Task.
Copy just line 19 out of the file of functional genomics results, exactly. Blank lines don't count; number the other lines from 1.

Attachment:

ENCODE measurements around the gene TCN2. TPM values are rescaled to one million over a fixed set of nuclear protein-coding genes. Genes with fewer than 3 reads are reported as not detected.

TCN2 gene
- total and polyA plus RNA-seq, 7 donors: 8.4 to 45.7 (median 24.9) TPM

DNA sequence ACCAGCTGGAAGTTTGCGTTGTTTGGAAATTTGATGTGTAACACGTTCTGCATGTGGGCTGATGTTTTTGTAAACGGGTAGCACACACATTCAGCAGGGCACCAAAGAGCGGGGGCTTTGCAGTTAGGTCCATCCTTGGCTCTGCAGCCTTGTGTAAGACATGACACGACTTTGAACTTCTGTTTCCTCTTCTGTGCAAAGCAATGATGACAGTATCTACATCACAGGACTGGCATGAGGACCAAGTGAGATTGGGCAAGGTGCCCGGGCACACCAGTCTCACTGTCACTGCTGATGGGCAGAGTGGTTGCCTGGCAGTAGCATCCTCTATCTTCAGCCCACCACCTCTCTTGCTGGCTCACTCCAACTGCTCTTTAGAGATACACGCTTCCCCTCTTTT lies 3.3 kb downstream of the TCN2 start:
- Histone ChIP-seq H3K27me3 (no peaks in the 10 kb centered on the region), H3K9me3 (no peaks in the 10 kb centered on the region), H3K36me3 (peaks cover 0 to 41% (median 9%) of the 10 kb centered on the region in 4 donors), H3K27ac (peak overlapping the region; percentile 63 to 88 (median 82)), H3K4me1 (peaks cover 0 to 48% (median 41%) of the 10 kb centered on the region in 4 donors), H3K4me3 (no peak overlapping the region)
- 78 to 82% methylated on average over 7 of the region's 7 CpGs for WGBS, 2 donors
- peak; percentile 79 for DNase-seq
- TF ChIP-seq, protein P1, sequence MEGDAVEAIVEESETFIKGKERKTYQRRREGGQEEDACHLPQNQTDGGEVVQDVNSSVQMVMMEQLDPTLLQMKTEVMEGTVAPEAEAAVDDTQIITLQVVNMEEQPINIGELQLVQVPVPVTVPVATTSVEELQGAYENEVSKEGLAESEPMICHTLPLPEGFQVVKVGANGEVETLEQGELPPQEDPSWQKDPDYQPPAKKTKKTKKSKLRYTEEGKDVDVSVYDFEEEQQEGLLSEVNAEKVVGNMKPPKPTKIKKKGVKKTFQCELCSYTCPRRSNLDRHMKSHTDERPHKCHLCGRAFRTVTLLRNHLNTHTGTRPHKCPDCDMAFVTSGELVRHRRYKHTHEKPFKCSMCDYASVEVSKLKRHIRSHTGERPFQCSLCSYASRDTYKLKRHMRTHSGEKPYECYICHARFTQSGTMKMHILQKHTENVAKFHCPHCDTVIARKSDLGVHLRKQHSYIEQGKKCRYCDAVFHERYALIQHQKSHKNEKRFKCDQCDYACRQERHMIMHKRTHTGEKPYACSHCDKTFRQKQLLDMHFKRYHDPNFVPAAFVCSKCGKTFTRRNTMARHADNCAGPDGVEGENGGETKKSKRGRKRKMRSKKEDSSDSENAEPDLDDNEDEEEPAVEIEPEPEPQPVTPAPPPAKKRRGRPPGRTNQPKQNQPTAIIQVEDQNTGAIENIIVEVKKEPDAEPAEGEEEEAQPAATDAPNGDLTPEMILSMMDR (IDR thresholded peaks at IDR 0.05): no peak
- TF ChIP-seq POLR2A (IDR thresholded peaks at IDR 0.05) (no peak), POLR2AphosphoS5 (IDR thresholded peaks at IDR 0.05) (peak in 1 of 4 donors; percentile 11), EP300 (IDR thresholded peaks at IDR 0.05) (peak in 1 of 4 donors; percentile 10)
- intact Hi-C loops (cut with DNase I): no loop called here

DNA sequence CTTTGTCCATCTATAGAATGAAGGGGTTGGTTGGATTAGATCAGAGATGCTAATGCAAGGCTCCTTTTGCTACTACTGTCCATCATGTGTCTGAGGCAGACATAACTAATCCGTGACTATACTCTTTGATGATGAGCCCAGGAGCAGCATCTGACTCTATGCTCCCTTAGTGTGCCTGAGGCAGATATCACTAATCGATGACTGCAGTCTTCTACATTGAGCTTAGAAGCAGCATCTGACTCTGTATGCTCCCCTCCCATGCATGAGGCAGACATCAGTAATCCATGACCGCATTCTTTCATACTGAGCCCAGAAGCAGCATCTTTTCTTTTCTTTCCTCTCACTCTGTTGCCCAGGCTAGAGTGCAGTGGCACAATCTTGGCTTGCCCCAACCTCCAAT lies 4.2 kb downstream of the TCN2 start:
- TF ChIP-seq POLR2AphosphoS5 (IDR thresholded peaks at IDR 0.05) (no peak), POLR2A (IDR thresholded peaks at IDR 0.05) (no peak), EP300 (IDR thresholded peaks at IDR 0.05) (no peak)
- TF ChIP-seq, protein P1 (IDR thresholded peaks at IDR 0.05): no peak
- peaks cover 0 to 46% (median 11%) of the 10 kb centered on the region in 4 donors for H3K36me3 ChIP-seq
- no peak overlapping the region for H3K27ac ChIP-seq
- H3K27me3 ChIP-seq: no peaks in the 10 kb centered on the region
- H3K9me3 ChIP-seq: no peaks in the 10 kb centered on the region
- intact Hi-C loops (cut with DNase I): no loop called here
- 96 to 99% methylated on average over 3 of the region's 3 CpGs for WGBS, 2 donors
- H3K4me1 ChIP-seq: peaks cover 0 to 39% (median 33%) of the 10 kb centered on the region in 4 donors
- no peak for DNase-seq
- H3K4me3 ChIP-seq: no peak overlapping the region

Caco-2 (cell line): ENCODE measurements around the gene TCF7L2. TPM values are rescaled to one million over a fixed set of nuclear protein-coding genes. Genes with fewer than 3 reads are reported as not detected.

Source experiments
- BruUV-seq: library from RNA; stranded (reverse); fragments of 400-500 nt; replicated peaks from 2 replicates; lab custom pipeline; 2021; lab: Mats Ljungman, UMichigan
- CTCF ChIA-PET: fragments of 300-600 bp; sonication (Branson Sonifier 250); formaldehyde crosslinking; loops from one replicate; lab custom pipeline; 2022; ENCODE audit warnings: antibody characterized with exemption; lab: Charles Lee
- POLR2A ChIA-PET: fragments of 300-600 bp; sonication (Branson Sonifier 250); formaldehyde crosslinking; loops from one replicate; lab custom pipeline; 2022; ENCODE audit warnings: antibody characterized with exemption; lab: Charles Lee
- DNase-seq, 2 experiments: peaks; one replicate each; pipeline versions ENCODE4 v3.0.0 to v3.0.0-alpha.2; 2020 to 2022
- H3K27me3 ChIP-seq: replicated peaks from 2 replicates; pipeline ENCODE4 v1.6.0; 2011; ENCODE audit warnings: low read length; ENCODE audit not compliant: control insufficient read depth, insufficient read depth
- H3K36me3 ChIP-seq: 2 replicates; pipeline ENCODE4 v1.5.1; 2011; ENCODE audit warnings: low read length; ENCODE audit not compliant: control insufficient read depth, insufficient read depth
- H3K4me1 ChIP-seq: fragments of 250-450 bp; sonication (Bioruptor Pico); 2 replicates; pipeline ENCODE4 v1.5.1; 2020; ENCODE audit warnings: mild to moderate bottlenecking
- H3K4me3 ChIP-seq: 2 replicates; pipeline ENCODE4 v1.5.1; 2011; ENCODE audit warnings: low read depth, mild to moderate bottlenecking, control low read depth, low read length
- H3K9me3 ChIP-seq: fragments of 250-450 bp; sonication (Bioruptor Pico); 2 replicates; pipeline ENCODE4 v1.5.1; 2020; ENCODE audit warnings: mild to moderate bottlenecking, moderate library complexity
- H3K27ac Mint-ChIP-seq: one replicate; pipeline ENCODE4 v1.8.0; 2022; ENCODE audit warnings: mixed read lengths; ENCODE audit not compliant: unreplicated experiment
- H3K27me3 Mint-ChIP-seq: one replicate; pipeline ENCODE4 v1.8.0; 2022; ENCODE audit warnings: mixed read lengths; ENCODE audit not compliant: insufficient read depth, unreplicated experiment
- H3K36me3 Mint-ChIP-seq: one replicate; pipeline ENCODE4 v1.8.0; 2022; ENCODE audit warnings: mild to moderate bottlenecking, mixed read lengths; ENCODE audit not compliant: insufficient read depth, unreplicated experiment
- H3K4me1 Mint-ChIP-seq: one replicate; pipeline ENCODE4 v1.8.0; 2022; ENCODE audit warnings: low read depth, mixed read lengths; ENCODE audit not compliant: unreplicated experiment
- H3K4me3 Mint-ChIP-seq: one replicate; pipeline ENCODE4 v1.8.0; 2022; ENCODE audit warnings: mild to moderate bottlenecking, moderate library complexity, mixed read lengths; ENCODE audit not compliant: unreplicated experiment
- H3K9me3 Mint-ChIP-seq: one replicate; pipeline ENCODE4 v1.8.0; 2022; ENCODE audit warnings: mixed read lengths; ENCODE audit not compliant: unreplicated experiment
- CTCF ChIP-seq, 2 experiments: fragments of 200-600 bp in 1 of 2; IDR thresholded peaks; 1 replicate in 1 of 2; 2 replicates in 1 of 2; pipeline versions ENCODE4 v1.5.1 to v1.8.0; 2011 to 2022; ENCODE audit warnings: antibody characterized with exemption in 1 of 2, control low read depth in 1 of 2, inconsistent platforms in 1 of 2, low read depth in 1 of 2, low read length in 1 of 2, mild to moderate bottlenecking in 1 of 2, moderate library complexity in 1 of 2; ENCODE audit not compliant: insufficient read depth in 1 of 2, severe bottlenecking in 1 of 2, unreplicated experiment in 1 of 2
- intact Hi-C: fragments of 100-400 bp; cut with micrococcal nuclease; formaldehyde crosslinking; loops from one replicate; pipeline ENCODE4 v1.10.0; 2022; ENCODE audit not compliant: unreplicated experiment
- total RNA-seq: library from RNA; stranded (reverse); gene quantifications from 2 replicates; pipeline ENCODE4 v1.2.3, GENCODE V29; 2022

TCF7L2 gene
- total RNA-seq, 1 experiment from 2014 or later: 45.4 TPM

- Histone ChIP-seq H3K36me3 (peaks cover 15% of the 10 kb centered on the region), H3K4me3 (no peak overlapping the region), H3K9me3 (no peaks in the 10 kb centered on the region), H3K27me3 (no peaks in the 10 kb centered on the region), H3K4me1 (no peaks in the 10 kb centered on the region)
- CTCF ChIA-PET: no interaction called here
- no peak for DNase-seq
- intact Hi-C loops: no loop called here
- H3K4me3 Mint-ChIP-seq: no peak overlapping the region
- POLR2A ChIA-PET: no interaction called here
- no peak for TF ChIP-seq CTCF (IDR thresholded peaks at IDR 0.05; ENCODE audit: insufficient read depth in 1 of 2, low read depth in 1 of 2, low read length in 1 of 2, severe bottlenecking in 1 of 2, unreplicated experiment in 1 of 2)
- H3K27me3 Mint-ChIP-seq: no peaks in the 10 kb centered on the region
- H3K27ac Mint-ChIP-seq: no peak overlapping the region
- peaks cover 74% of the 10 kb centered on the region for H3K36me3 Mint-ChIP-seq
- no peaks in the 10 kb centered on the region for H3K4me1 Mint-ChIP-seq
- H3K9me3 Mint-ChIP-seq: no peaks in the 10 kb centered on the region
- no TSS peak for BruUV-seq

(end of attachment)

- 96 to 99% methylated on average over 3 of the region's 3 CpGs for WGBS, 2 donors